Annual Report 2014, MTR Corporation Limited, 2015 Railway Development Strategy 2014, Transport and Housing Bureau of HKSAR, 2014 HK’s Railway Development Strategy, Issue 38, Project Links, MTR Corporation Limited, 2015 The MTR Projects Journal Issue 4, MTR Corporation Limited, 2014

31

CIHT Seminar on 30 May 2015 Enhancing Connectivity in Kowloon East Ms Brenda AU Head of Energizing Kowloon East Office, Development Bureau, The Government of the Hong Kong Special Administrative Region Kowloon East – Hong Kong’s Second CBD Kowloon East was an important industrial hub of Hong Kong and witnessed the heyday of Hong Kong’s manufacturing industries until the 1980s. Since the relocation of the airport to Chek Lap Kok in 1998, the former airport site become available for development. In addition, with the shift of the manufacturing base from Hong Kong to the Mainland, a huge stock of industrial buildings in Kwun Tong and Kowloon Bay became under-utilized. On the other hand, with the continual economic growth in Hong Kong, the demand for high quality office space can no longer be met by the traditional Central Business District (CBD).

32

To sustain Hong Kong’s long-term economic growth, Kowloon East has been identified as the second CBD of Hong Kong for its huge potential in supply of commercial and office floor space. There is an existing stock of about 2 million m2 of commercial/office floor space, including office, retail and hotel uses, in Kowloon East. It is estimated that Kowloon East has the potential to provide additional 5 million m2 commercial/office floor space from new developments mainly in Kai Tak, and from redevelopment and in-situ conversion of industrial buildings in Kwun Tong and Kowloon Bay. With the former airport site planned for development into a community with public and private housing, sites earmarked for commercial, sports, leisure, tourism and other government and community facilities, it is believed that the Kai Tak Development (KTD) together with the transformation of the old industrial areas in Kwun Tong and Kowloon Bay would bring synergy, turning Kowloon East into a vibrant area where people would like to work, live, play and stay. The Energizing Kowloon East (EKE) Initiative The Government announced the EKE initiative in late 2011 to facilitate the transformation of the former airport site and the Kwun Tong and Kowloon Bay Business Areas into an alternative premier CBD for Hong Kong. The area covered by the EKE initiative is about 488 hectares.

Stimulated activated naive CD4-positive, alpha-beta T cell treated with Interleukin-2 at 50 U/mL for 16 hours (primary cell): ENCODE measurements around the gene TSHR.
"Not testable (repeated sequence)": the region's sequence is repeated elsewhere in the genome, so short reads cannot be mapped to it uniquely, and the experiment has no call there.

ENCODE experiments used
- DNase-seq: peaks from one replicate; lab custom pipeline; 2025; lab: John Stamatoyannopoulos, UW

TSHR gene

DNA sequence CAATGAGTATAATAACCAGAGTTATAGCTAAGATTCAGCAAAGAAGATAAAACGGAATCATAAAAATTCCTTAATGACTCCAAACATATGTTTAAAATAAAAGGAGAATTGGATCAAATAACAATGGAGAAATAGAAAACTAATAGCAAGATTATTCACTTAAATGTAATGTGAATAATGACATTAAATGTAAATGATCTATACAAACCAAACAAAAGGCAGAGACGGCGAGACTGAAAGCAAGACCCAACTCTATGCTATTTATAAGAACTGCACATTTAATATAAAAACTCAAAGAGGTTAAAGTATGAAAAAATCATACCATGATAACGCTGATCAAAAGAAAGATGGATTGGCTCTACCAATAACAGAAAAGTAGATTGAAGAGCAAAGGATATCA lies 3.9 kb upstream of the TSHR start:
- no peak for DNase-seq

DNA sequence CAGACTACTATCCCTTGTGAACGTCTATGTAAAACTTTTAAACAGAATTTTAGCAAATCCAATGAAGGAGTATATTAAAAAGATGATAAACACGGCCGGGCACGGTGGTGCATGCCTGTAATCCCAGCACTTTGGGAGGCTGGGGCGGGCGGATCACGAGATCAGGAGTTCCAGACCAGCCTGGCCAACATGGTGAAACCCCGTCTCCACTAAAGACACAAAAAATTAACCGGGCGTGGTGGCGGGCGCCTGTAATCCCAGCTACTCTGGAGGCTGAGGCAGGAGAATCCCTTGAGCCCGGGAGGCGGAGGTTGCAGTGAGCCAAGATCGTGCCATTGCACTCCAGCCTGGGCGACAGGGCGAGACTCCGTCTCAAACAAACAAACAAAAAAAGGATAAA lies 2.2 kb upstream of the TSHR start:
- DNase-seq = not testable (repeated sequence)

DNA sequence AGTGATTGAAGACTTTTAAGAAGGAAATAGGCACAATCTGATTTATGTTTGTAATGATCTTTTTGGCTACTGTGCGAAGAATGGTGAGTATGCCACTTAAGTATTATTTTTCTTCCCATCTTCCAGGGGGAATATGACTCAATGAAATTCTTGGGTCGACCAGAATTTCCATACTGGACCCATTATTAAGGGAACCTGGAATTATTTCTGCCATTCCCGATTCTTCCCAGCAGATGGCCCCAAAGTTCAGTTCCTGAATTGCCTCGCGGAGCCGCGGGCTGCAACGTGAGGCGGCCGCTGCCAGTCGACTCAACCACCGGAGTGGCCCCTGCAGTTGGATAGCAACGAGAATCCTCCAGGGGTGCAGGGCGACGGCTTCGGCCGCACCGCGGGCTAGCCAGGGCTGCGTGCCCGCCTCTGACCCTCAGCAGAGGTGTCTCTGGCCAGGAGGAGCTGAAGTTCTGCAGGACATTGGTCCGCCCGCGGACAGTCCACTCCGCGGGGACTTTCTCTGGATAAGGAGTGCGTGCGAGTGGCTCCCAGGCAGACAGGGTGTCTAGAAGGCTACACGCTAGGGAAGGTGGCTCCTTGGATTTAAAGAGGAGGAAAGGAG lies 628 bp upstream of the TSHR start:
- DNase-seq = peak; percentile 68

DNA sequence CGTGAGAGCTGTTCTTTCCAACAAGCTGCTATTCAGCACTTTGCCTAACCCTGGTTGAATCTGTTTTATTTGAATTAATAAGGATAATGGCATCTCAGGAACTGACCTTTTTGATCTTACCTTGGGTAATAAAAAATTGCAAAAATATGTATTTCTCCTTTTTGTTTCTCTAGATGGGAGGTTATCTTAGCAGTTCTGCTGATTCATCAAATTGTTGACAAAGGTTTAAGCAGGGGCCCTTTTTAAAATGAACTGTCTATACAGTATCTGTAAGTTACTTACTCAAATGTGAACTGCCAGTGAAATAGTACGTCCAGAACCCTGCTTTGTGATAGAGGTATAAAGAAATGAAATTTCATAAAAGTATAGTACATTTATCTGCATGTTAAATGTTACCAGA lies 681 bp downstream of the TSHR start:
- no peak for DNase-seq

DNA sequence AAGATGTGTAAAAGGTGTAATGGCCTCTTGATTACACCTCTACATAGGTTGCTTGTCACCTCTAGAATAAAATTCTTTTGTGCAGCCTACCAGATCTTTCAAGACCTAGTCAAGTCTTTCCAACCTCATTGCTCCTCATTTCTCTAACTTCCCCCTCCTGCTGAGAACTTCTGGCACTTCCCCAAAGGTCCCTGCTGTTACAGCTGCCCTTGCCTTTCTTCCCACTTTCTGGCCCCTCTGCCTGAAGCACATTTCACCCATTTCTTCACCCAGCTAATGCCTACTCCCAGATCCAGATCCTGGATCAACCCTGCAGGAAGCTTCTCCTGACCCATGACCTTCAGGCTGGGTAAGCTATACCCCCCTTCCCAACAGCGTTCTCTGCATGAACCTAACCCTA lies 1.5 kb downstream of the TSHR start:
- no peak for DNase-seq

! Area covered by the Energizing Kowloon East Initiative

The Energizing Kowloon East Office (EKEO), with a multi-disciplinary team of professional staff of planners, architects, engineers and landscaped architects, was set up under the Development Bureau in June 2012 to steer, oversee and monitor the transformation of Kowloon East and take forward the EKE initiative. The EKE initiative is not a development project of a new area. It is also not a large-scale urban redevelopment project, in which land ownership of an extensive area is consolidated for comprehensive redevelopment of the entire area. The EKE Initiative is an experiment in shifting away from the conventional “development planning approach” to a “place-making approach” to facilitate the transformation of Kowloon East. The latter approach refers to an integrated community-based strategy for planning, design, implementation and management that mobilizing local community assets, inspiration and potential to create good public spaces as well as emphasizing high quality urban design, active dialogues and engagement with the community to create a sense of place. The EKE initiative starts from: • establishing an understanding of the place and its users as well as how they interact; • making better use of “left-over” spaces; • reconsidering the use of public spaces; and • releasing the development potential of the area. The EKE initiative is vision driven. It emphasizes on leveraging the market forces and improving public spaces to drive the change. Every opportunity for !2

33

• improving connectivity in Kwun Tong.

improvement is seized with a view to promoting incremental transformation of the area. During the process, continuous community engagement is promoted to ensure that the needs and aspirations of different stakeholders are addressed as far as possible. The general approach is to continuously nurture partnership with different stakeholders, improve infrastructure and public facilities in the public realm, facilitate private development/redevelopment projects, and provide an overall framework and environment conducive to the transformation.

The CMP is not a final blueprint. It evolves overtime to take account of the progress of work and feedbacks of continuous public engagement in the transformation process. The fourth version of the CMP was promulgated in January 2015. The four key strategies remain unchanged in the evolving CMP. Traffic Conditions in Kowloon East

Conceptual Master Plan (CMP) The EKE CMP provides a broad framework to guide the work of EKEO and there are four key strategies in the CMP which guide all efforts: